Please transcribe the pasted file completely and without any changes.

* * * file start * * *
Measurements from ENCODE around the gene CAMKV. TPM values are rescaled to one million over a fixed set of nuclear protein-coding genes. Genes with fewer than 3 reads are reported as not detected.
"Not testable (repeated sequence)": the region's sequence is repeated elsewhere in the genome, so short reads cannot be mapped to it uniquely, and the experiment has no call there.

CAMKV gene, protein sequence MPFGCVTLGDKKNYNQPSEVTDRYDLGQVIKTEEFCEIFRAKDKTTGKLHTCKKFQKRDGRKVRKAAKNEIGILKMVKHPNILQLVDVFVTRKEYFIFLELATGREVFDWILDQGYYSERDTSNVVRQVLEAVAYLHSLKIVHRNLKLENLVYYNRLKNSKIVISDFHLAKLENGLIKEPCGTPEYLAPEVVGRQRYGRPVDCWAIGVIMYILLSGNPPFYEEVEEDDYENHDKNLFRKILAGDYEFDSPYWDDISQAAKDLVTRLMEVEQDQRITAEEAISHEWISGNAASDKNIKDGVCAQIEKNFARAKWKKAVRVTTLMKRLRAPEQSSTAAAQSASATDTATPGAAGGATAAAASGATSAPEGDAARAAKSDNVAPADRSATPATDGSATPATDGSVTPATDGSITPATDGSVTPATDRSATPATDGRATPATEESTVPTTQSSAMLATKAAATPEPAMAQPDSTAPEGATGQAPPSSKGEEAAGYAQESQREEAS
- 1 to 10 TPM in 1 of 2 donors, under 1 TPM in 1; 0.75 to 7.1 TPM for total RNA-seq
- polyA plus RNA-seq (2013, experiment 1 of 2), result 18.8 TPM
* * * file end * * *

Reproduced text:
Measurements from ENCODE around the gene CAMKV. TPM values are rescaled to one million over a fixed set of nuclear protein-coding genes. Genes with fewer than 3 reads are reported as not detected.
"Not testable (repeated sequence)": the region's sequence is repeated elsewhere in the genome, so short reads cannot be mapped to it uniquely, and the experiment has no call there.

CAMKV gene, protein sequence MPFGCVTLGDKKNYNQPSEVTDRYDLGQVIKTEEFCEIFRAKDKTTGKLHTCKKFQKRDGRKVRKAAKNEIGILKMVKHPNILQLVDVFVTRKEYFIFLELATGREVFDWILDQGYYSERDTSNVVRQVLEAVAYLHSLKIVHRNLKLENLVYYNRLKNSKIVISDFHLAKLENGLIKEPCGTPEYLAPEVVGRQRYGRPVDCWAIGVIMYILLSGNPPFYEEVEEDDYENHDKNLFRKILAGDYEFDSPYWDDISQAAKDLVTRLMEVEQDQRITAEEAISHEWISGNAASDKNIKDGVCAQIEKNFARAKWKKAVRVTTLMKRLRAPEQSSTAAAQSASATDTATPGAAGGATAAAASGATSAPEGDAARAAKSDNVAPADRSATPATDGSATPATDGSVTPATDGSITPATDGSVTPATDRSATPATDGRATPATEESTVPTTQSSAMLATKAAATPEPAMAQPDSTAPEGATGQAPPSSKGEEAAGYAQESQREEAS
- 1 to 10 TPM in 1 of 2 donors, under 1 TPM in 1; 0.75 to 7.1 TPM for total RNA-seq
- polyA plus RNA-seq (2013, experiment 1 of 2), result 18.8 TPM